County Council says it's inclined to give raises to veteran police

May 16, 2008|By Laura Barnhardt | Laura Barnhardt,Sun reporter

After finding $3.6 million to cut from the Baltimore County budget, council members said yesterday that they are inclined to give raises to veteran police officers next year.

The vote on the budget proposed by County Executive James T. Smith Jr. is to be held next week. But during the final budget review session yesterday, the county lawmakers found cuts to offset the expense of providing a 4 percent raise to police officers with more than nine years of experience.

No other employees, including teachers, will receive cost-of-living salary increases next year.

The $2.58 billion operating budget does not call for increases in the tax rate or in fees. Also, the spending plan does not exceed what the county auditor believes the county can afford based on revenue projections for the fiscal year that begins in July.

"I don't think this council would pass a budget that exceeds spending affordability guidelines," said Kevin Kamenetz, council president.

He added, however, that "I know we are all frustrated that we can't provide a solution to all employees."

The council members cannot add to or shift funds in the budget proposed by the county executive, who was required by law to include the police raises. To comply with spending affordability guidelines, the council needed to offset the cost of the raises.

Police union leaders said the salary scale restructuring was needed to keep the pay of county officers competitive with officers in nearby jurisdictions and an independent arbitrator agreed that the county could afford the raises.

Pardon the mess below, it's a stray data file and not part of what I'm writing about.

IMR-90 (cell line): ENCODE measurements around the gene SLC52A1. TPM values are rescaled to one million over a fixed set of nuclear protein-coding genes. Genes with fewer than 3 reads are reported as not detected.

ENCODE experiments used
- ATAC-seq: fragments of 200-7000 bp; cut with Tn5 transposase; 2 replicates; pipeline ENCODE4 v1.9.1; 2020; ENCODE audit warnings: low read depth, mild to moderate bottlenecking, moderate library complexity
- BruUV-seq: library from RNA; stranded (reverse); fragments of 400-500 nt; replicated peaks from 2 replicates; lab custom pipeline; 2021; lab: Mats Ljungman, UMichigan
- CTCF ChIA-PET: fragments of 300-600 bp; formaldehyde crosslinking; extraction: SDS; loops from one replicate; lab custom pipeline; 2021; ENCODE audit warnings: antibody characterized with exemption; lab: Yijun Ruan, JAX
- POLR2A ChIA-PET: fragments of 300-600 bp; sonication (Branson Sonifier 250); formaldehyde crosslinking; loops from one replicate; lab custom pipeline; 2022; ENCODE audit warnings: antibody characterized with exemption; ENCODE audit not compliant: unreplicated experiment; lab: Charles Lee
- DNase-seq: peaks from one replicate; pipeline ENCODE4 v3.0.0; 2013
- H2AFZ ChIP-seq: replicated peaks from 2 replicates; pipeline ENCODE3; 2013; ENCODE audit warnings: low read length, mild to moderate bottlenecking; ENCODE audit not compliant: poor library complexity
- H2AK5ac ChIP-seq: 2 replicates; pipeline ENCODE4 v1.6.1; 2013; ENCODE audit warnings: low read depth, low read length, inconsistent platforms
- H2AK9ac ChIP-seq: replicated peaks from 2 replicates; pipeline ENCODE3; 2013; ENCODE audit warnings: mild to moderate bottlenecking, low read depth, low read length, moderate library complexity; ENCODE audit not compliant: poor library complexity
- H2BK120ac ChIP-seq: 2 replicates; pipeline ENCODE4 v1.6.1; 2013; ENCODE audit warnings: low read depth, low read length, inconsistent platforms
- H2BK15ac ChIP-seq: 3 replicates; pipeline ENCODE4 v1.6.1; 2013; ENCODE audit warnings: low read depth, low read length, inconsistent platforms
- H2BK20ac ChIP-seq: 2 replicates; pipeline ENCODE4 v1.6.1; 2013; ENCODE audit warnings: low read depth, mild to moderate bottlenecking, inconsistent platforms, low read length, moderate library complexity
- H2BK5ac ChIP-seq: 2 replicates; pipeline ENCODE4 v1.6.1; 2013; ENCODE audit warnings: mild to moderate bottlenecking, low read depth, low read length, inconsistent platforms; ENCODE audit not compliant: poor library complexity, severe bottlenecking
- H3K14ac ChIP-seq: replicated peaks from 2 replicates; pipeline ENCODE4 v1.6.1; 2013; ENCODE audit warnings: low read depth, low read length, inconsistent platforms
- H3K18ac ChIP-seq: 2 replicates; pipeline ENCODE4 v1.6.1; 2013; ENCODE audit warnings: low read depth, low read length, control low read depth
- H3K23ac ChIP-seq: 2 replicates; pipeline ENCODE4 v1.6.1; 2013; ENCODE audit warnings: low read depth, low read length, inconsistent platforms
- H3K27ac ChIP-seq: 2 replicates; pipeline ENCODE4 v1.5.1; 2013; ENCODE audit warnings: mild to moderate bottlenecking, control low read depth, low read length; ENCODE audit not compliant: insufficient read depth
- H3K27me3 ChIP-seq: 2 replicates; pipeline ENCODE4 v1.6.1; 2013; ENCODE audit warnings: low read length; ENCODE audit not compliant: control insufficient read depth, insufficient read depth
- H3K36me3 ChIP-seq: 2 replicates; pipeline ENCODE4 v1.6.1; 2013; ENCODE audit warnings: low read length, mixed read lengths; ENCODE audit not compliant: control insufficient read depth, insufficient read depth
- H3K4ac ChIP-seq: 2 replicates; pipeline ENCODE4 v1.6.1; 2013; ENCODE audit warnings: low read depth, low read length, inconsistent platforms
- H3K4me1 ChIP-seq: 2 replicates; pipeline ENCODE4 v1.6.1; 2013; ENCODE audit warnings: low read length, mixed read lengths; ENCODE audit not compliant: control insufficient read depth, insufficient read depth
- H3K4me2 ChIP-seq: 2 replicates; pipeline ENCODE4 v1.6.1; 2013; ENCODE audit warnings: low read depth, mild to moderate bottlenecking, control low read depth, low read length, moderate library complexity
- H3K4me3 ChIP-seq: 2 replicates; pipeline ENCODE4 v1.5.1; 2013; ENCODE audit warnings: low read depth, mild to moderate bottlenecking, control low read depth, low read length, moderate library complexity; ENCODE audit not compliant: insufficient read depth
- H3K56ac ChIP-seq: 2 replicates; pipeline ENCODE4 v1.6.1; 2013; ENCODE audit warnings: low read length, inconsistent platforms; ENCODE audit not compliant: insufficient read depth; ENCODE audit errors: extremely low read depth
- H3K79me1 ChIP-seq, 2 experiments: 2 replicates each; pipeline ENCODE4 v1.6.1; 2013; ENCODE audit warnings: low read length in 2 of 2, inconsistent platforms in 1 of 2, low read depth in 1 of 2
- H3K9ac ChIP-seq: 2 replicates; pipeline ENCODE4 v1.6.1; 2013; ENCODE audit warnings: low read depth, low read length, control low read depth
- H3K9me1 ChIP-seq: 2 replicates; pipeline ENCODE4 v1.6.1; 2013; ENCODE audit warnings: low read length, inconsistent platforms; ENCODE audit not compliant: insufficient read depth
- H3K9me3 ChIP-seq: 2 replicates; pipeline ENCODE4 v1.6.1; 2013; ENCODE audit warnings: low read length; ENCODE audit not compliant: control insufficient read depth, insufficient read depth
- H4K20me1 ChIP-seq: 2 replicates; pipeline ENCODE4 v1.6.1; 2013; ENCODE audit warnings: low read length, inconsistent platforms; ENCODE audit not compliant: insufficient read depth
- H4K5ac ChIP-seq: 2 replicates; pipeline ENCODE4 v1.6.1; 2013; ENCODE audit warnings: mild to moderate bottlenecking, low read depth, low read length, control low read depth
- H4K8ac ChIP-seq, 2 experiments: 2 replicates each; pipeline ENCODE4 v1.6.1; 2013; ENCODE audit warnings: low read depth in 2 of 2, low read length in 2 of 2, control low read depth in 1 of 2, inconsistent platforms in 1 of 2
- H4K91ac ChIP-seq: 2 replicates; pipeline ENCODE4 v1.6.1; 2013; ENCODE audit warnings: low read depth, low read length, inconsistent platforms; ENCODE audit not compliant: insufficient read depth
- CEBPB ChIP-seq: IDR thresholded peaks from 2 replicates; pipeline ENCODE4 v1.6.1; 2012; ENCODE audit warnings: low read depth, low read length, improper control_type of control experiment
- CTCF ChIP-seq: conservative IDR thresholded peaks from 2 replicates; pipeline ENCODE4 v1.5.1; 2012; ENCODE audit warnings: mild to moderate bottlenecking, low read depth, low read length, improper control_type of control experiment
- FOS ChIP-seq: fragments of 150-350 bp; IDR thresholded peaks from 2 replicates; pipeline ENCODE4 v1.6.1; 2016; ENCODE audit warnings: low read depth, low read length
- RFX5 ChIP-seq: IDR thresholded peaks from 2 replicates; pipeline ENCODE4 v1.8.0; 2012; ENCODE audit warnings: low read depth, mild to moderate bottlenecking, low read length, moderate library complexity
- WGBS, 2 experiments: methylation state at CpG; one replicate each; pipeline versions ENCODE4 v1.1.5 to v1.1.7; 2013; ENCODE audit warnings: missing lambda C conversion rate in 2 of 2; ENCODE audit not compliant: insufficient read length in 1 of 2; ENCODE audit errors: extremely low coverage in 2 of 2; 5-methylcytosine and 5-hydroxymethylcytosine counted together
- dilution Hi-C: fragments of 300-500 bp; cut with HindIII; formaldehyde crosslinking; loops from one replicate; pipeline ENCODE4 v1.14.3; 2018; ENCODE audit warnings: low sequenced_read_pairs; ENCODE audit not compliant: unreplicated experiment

Union leaders said they were disappointed that the council members were voting on the arbitrator's findings on each dispute with the county administration, rather than voting to support the arbitrator's overall finding in favor of the union.

"It's unfortunate that [the Smith administration] chose to involve the council in a line-by-line analysis," said Cole B. Weston, president of the Fraternal Order of Police Lodge that represents the county officers. "The county executive didn't win the arbitration, so he tried to figure out a way to take a shot at police officers and their families."

A spokesman for Smith and other council members said they felt they had to consider the arbitrator's recommendation on each item.

"This is a classic case of checks and balances," said Donald I. Mohler III, a county spokesman. "The council and executive are extremely supportive of the Police Department."

Binding arbitration was a right won by police and firefighters after county voters approved the process in a referendum several years ago.

Because of the referendum, Councilman John Olszewski Sr., a Dundalk Democrat, said he agreed that the council should uphold the overall finding of the arbitrator's award in favor of the union.

Kamenetz, a Pikesville-Ruxton Democrat, said, "Residents didn't abdicate fiscal authority" of the council by approving binding arbitration.

"We exercised independent discretion as required by [the] county charter," he said.

Most council members said they are inclined to agree with the arbitrator's recommendations on each disputed issue.

The council is set to adopt the budget May 22.

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